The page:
Mentoring has gone from strength to strength and during academic year 2011/12 the programme will run for its 6th consecutive year. Mentoring days are planned for Tuesday 18th October 2011 and Tuesday 28th February 2012.


    Mentor and Mentee Feedback

    Some example of comments from first years and mentors can be seen below, illustrating the value of the programme for both mentors and mentees:

    Mentee Quotes: Year One Mentees

    “I thought mentoring week was really good, it was helpful and it put my mind at rest about a few things. i also thought it was good how it was done my students because it meant you could get opinions and tips from them who were in a similar position to us”.

    I would like to give some feedback on the mentoring week. I found it very interesting. The mentor students were very competent in their knowledge of what is expected within the course, and they praised your tutoring very highly. I was made to feel at ease and all questions asked were given beneficial answers. well done to them” (first year mature student)

    I thought mentorship week was great! It was nice to know that there were people in your shoes last year asking the same questions about when to start assignments and how much reading i should be doing. I have been struggling getting to grips with the referencing; they really helped me to do that and also brought along some help sheets from the library.

    Going to mentorship week, helped me make a start on the study skills assignment. I just needed someone like that to help me set in out! I’m eventually half way through which is a big relief.

    I am looking forward to going along to the next session”

    “I went to the mentoring session on Thursday 6th November with ……... I thought that the whole session was brilliant, the group of 3rd years tried really hard to make sure that everyone felt comfortable and happy. I know that for me this was really good because I did then feel able to go and speak to them about certain things that had been playing on my mind regarding assignments and lectures. Since the session i have received and e-mail from …..saying thank you for coming and she let our group know that she would keep in touch regarding the next mentoring session next year. Overall for me they did a fantastic job!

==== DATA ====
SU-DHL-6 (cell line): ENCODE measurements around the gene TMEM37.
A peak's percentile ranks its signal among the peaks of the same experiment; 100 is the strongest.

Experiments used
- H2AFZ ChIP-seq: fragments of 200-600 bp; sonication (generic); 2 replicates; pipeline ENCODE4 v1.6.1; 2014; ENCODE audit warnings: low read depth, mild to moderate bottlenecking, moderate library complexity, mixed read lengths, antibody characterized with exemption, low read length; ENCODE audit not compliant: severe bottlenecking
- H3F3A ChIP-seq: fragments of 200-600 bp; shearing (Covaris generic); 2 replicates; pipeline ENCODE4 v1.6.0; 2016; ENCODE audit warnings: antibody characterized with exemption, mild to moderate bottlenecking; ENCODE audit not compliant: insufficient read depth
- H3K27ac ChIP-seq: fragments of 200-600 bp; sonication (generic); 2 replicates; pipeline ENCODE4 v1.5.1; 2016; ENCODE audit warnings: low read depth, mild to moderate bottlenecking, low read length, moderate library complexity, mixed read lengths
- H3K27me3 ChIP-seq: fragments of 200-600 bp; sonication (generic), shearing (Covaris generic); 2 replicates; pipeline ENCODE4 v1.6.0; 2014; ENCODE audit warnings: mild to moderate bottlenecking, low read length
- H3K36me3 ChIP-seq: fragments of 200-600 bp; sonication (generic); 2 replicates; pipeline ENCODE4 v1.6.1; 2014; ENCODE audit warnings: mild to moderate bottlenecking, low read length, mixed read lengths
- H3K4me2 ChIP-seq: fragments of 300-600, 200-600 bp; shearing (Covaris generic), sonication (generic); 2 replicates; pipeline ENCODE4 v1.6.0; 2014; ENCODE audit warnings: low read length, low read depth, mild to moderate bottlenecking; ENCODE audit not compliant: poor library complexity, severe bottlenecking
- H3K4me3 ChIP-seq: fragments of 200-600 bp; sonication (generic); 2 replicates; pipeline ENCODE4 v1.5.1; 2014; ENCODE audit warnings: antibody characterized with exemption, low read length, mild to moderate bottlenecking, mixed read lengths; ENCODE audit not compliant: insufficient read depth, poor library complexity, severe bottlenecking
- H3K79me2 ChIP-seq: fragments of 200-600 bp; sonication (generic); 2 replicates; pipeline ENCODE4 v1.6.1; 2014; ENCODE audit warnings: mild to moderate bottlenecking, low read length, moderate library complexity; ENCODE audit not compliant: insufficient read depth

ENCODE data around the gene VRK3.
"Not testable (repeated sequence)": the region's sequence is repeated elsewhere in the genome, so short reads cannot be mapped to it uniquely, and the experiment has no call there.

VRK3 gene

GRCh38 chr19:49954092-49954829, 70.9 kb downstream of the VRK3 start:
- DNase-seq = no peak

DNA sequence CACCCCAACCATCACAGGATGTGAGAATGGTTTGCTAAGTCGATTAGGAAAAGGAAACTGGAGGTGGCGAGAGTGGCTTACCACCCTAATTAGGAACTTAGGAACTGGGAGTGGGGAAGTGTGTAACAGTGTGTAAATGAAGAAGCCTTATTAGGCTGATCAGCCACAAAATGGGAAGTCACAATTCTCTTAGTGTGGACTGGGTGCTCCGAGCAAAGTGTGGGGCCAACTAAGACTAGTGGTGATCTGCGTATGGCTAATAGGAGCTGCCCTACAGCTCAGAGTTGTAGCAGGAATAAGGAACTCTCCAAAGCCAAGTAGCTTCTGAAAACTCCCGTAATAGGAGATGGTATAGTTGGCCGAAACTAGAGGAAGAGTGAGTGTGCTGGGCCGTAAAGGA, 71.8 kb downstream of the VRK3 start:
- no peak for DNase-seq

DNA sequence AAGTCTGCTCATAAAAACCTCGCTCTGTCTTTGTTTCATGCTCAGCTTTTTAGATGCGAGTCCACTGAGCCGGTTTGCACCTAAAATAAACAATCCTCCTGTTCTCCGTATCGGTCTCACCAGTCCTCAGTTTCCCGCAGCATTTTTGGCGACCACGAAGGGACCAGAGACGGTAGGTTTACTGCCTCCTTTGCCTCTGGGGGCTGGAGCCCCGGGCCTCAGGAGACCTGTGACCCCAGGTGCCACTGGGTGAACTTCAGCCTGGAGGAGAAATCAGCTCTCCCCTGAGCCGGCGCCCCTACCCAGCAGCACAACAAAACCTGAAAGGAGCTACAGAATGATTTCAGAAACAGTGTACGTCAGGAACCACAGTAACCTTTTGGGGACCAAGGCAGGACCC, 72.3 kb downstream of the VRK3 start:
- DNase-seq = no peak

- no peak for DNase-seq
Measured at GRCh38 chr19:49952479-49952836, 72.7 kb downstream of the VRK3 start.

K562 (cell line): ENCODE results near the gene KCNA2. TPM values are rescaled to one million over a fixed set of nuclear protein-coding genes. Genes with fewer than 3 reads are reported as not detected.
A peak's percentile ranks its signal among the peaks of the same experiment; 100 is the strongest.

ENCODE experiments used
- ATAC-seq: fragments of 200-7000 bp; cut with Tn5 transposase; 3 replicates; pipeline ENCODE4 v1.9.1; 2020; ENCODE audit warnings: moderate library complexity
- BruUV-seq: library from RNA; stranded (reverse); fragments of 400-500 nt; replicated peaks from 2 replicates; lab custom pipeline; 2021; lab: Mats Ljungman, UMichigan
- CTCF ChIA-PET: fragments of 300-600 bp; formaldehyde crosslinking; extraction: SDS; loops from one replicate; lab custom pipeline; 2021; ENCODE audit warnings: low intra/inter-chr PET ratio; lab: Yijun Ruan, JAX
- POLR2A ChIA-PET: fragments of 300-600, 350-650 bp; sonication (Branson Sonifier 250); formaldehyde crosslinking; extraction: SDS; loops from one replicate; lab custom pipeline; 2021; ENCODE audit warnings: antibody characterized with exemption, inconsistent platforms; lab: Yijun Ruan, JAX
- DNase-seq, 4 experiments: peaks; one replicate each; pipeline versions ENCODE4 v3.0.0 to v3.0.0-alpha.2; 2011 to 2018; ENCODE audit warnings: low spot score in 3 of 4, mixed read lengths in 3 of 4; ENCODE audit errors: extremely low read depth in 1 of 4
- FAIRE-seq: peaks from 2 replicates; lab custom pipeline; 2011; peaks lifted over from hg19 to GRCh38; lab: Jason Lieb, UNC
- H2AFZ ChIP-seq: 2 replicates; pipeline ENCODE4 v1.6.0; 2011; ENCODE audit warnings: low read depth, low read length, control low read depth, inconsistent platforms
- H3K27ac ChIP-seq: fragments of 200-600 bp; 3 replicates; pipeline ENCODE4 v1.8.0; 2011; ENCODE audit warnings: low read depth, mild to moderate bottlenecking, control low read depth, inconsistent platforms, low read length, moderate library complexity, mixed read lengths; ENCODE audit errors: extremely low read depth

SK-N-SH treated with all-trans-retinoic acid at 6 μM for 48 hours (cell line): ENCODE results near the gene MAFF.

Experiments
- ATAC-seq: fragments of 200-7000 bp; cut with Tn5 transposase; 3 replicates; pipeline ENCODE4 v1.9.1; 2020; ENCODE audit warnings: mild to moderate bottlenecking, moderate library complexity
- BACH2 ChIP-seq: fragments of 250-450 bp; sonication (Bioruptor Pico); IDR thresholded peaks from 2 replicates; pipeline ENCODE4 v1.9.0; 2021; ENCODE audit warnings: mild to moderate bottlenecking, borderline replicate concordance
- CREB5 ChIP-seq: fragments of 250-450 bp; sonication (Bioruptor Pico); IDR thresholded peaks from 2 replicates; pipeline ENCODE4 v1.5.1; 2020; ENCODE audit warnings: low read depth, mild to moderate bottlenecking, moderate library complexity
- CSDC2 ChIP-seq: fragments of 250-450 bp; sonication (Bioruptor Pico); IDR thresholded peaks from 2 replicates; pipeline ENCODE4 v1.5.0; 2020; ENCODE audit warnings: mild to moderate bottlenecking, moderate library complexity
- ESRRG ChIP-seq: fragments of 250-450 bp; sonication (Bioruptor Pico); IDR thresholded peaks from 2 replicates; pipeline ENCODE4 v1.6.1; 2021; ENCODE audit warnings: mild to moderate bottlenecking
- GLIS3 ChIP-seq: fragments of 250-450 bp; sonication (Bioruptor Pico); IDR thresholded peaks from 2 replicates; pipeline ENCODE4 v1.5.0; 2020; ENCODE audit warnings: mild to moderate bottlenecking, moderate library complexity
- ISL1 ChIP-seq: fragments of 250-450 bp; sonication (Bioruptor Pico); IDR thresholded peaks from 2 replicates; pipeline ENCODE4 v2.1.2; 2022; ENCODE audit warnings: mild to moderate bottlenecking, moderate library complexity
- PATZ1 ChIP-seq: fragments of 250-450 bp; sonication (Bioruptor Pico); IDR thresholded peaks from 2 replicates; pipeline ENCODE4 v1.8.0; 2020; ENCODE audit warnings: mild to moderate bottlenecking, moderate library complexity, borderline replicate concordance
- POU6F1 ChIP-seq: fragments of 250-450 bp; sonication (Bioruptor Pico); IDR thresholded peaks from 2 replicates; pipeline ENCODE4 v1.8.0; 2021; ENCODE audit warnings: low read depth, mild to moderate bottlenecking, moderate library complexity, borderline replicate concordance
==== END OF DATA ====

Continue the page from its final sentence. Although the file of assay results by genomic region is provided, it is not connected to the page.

I thought that mentoring week was useful and gave me peace of mind about some of the things I'd been worrying about. They gave some helpful information about subjects such as referencing and the study skills lectures and tasks, also one of the mentors is doing both part routes that I am doing so gave me her email address so that I can contact her if I have any problems regarding assignments etc which was not only kind but has made me feel a lot less anxious about upcoming essays and assignments. I think the next mentoring session will be more helpful still because I will have been here longer so will have more experience at university and therefore more to talk about.

    Mentor Quotes: Year Two Mentors

    I found the mentoring to be really beneficial both for myself and hopefully the first years. The main issues that were raised were about assignments, as in how to write assignments, when to start reading and how to structure them. Most of the group mentioned something about assignments; we gave our best advice and recommended study skills sessions in the library. It also highlighted for me that I may need to improve my assignment writing skills and I am going to look into how to do that.”

    “The main issues from within our session tended to be around assignments and the hand in dates all being close together. Study Skills came up quite a lot too. There were also issues around balancing the subjects and some needed an explanation of the different modules and things like that. On the plus side everyone thought that the lecturers were friendly “

    “During the session I found myself wondering whether this was helping me more or them. There was so much brought up that made me think. I think it was beneficial all round”.

    Mentor Quotes: Year Three Mentors (quotes from assignments)

    Impact on learning:

    “Being involved in this pilot Mentorship programme was definitely a learning experience for me. It was not until this point that I realised just how far I had grown, not just academically but personally. Prior to attending the first meeting I was nervous about not having any worthwhile experience to pass on; taking part in this mentorship has really highlighted how experienced I am as a student and as a potential employee. Through passing on my experience to Year One students I really learned about myself.”

    “Although a mentoring relationship is usually focused on developing the mentee, I also discovered there are many benefits for the mentor including: development of my own skills and increased satisfaction from reflecting on my own role and experiences, as well as being accessible and knowledgeable about the issues of the mentee.”

    “It was also very beneficial for those involved from a mentoring perspective as many of us were unaware as to how much progress we had made on our own professional development while at university outside of our academic assessments” (my emphasis)…

    …“ Crites (in Arthur et al 1996) explain mentoring can be beneficial for both sides of participants, which definitely seemed to be the case in our mentor group. It was an ideal opportunity to reflect on the past year and evaluate our own development, our communication and academic skills, our personal experiences and work experiences as a result. We all were somewhat surprised at the changes which had become apparent through the mentoring project.”